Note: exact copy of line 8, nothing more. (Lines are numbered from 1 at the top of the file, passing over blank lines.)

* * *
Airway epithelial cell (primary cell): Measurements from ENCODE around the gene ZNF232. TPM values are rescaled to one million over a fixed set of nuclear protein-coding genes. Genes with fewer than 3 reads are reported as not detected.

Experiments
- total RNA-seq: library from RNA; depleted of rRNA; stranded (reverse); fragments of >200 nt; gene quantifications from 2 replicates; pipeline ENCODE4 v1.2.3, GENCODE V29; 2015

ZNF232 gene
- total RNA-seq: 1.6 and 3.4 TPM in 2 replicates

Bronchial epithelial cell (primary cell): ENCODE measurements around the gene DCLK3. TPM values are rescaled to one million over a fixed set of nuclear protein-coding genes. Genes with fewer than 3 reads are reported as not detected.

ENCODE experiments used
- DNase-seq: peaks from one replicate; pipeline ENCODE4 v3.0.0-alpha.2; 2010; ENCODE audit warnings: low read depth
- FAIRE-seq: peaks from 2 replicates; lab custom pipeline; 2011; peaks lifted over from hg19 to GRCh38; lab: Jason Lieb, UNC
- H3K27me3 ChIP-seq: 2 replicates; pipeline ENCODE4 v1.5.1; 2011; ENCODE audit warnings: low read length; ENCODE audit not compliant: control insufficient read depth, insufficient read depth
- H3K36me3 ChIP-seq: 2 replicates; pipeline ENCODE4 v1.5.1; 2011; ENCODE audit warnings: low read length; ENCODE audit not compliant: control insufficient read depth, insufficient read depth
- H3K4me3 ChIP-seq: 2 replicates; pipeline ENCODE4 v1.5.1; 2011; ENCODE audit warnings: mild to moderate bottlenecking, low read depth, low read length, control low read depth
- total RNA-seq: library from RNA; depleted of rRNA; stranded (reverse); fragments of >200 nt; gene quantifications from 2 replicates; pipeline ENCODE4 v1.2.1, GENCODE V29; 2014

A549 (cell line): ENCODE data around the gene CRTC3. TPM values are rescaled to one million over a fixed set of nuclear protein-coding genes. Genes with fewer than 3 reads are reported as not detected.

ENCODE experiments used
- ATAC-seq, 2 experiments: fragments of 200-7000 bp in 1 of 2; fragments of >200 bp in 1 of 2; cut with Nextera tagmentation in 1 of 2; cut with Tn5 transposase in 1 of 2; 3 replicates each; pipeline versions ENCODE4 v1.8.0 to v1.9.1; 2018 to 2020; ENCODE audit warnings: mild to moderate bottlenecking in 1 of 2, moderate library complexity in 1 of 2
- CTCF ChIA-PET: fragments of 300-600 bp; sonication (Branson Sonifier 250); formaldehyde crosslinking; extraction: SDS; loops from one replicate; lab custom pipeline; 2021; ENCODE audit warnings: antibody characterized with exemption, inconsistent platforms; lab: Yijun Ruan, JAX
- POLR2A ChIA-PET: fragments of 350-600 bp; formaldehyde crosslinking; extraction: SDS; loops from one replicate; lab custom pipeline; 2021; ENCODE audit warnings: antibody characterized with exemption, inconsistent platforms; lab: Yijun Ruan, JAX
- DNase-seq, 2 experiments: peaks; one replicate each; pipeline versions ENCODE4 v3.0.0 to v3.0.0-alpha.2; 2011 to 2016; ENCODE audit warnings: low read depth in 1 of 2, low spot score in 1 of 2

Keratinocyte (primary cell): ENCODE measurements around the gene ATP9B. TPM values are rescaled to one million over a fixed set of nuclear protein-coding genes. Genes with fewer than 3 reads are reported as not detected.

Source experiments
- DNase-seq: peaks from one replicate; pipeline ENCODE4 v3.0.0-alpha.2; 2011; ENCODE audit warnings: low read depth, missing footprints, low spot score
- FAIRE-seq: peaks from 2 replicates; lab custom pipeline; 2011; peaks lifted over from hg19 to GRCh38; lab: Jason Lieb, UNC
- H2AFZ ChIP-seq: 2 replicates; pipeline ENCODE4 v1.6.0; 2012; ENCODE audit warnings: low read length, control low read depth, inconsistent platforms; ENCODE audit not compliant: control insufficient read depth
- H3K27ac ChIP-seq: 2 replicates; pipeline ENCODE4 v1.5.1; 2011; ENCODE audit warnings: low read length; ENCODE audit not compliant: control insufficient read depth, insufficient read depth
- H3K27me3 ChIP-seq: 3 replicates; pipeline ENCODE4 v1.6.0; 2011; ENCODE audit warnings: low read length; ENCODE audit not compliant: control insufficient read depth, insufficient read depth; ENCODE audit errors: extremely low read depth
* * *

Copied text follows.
- DNase-seq: peaks from one replicate; pipeline ENCODE4 v3.0.0-alpha.2; 2010; ENCODE audit warnings: low read depth